We know that humans are created to glorify God, but what does that look like on an individual basis? As you sit there in your living room or wherever you are, how can you glorify God? In order to answer that, you need to know what it is that God created you for. And this comes back to thinking about our different roles that we play in the kingdom of God. If you don’t know your role then I encourage you to visit our website and check out the blog as I’ve been writing about the 5 roles that are outlined for believers in Ephesians 4. Knowing how you glorify God can take some investigation but it’s often very obvious to other people around you. If you are with someone right now, ask them, “How do you see me glorifying God?”. And if you’re alone, get in touch with me or Pastor David and we will help you figure it out. I can’t give you the specifics, but I can tell you that glorify God when you do what you were created to do. So in addition to the role that you are given to play in the church, there are things that you love to do, things that give pure joy and this is what you were created for. It might be making music or dancing, it might be learning or teaching or making art. It might be caring for God’s creation, whether plants or animals. When we do what we were created to do, we glorify God.
Once we know our purpose, then we join in with the rest of the body and we work together. We go out into the world together and we build up the church together. Jesus in his prayer is praying for unity. Unity like the unity he has with Father and unity that can only come from the Holy Spirit. It’s his Prayer of God’s People before he leaves the building.
Here’s the thing, Jesus did his part already. It was a part that only he could play and it was his intended purpose. After he fulfilled his purpose, after he died and rose again making God known to us, Jesus ascended. He went up to be with the Father. But we are not alone here, because he sent the Holy Spirit. So, what if the promises of the resurrection are ours to fulfill? What if the answer to the question “God, why aren’t you doing something about this…?” is met with a response by God saying to us “Well I could ask you the same question.” We have a role to play in making new life accessible and tangible for the rest of the world. In John 14:12 Jesus says “the one who believes in me will do the works that I do and in fact will do greater works than these…”
No matter what you think about yourself, Jesus has faith in you. He has faith that with the unity of the Church and by the power of the Holy Spirit, you will do greater things than Jesus did when he was on earth. And he leaves us with a prayer for protection and for unity. Why do we need protection? Well, we need it because the world is under the power of evil. This evil has a way of creeping into our homes and into the church and destroying our God-given unity. We see this all the time with denominations splitting and people walking away from churches with unresolved conflicts and people staying in churches with unresolved conflicts.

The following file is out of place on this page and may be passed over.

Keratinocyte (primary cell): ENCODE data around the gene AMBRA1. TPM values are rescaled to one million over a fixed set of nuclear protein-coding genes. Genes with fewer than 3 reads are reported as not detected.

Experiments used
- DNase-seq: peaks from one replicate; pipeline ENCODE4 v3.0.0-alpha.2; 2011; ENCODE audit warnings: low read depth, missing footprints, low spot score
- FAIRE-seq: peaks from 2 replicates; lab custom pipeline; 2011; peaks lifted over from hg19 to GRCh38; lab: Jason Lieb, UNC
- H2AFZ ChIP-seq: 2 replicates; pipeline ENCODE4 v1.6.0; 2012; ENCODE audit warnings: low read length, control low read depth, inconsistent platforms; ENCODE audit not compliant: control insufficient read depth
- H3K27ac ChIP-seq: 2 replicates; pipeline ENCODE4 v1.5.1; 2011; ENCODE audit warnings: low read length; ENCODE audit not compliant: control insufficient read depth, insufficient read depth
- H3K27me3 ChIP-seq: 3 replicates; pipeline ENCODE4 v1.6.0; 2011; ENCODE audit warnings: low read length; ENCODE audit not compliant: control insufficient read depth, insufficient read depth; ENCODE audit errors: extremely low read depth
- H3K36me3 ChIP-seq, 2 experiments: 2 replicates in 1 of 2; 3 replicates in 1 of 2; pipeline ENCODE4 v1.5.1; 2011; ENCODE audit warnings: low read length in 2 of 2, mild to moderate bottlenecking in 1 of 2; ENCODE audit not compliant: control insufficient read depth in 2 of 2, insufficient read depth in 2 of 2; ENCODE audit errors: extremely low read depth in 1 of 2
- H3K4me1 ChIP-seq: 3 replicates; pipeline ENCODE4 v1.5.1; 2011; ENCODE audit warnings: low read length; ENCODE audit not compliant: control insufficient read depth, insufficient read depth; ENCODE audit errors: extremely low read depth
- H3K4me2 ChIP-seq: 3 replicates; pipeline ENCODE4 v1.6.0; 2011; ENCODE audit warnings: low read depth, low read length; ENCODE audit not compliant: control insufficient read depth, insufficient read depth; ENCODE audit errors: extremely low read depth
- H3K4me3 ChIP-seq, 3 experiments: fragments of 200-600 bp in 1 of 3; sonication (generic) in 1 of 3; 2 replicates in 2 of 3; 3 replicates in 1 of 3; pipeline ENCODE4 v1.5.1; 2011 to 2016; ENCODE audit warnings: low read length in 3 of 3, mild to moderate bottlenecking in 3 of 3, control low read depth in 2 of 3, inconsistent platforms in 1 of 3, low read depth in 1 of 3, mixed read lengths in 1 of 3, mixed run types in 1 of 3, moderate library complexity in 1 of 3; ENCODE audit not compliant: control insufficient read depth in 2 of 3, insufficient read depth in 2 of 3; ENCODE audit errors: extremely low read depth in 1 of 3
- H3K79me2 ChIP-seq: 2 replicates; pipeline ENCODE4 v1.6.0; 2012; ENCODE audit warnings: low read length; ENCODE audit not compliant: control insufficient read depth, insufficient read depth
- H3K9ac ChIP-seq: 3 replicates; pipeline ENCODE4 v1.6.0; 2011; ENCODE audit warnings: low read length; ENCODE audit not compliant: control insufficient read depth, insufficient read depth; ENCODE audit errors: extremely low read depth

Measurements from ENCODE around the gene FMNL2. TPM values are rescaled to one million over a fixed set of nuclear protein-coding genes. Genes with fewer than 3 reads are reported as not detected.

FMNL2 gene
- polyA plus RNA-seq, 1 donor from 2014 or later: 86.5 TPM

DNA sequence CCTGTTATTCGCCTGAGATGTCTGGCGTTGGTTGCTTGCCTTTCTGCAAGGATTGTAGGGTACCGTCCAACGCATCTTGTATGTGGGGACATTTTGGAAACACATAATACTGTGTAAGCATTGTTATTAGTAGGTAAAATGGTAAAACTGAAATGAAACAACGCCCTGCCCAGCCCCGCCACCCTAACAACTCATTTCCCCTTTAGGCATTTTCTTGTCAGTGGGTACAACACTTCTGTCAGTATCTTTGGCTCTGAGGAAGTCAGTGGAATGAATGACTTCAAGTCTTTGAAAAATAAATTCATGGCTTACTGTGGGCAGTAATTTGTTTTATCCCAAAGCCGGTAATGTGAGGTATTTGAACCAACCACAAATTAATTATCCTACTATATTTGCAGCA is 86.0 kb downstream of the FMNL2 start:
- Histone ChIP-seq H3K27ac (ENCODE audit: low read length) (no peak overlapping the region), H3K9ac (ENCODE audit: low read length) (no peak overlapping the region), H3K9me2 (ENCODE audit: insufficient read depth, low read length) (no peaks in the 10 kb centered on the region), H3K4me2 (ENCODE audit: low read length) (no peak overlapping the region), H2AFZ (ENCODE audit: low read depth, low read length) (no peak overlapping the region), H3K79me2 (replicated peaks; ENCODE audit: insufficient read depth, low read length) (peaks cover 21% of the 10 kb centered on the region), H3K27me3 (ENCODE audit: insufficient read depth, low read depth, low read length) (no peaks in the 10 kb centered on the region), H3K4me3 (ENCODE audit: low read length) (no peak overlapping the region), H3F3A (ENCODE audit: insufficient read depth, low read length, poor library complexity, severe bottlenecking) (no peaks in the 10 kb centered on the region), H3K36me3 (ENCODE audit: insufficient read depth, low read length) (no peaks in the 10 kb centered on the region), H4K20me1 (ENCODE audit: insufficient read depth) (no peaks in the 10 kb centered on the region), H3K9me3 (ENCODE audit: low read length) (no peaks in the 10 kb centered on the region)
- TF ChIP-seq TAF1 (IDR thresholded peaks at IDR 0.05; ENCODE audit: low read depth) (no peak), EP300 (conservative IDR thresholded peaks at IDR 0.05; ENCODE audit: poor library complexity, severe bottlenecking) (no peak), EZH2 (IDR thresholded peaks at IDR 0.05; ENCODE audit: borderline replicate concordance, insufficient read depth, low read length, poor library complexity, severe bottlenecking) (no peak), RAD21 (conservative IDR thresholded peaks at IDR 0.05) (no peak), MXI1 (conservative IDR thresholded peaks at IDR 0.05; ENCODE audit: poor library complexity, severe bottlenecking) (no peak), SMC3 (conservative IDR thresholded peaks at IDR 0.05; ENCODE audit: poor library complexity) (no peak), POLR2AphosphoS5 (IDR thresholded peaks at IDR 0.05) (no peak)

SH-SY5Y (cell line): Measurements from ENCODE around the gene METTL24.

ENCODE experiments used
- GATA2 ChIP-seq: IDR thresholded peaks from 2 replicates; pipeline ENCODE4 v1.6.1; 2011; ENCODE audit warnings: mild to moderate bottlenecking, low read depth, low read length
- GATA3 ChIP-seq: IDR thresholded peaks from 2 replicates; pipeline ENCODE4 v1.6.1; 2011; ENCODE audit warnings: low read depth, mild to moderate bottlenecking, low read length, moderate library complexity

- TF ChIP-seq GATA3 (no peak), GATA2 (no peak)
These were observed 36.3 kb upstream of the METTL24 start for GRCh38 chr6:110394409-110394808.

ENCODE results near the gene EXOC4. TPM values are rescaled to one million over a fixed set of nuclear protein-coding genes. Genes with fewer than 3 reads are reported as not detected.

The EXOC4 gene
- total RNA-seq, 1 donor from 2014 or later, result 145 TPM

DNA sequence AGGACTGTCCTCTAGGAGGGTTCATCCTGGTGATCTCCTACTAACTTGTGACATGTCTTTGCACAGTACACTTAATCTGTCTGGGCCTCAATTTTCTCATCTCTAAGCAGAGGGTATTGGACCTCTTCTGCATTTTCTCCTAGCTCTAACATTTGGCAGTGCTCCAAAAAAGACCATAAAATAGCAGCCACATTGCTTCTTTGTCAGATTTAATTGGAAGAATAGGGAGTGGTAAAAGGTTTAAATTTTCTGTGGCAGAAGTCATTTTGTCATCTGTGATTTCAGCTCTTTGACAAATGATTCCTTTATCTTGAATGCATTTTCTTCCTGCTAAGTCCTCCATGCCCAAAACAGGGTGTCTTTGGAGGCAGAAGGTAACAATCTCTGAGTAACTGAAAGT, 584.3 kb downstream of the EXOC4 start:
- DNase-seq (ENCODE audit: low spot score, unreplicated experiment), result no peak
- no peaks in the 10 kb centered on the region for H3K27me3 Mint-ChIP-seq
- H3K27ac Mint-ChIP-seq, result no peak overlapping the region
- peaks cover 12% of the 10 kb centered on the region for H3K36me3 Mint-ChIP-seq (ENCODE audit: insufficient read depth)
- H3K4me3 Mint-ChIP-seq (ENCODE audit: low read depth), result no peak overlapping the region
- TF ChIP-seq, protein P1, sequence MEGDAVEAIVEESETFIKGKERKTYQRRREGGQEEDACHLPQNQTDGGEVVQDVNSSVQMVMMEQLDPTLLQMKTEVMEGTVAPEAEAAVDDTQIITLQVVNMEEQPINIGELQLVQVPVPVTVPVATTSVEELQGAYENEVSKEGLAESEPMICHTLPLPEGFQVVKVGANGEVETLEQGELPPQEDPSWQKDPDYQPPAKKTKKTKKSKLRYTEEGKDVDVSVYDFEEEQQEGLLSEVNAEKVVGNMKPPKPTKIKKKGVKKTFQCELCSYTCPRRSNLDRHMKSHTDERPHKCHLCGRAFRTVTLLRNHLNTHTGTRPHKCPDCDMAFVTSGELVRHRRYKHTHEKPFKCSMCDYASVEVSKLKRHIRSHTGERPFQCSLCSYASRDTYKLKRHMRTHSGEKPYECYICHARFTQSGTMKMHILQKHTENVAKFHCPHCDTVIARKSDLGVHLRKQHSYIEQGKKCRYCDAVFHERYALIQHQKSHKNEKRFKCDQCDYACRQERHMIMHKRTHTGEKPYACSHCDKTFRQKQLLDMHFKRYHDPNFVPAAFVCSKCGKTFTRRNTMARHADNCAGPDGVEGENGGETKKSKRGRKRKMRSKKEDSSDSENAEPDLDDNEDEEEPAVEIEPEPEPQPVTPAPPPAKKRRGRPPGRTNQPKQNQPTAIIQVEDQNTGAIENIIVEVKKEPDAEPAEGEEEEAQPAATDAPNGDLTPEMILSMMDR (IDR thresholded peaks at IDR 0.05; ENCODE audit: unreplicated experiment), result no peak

We have to watch out for this because this runs counter to our evangelistic message. In this prayer, we see that for Jesus, the unity of believers is God’s message of evangelism. The unity of believers will 1) lead the world to believe that God sent Jesus and 2) will lead the world to know that God loves them as he loved Jesus. The world should see this love of each other happening within the church, but sadly, that’s not always the case. But if we can get it right, if we can sacrifice our own desires and ambitions to maintain unity with our brothers and sisters in Christ, then we are being the “I AM” in the world. Loving God isn’t just about loving God and it’s not just about loving those outside our walls. It’s also about loving the community of God.
So, let’s finish by praying as Jesus prayed, by the power of the Spirit that the Church would have unity. And pray that God will bring to mind anything that might be hindering this unity in your life.
I trust the time you spent in the presence of Jesus this morning was fruitful. I hope that as you go forward in your prayer life, you do so with intimacy and confidence and in the unity of the Holy Spirit. If you had trouble entering in a space of prayer, that’s okay. Know that God loves you like a mother loves her newborn child. He proved it by giving up his Son so that you could enter into eternal life. So come, come to the table and sit with Jesus. Listen as he prays for you. And may the love with which the Father loved Christ be in us, as Christ is in us. Amen.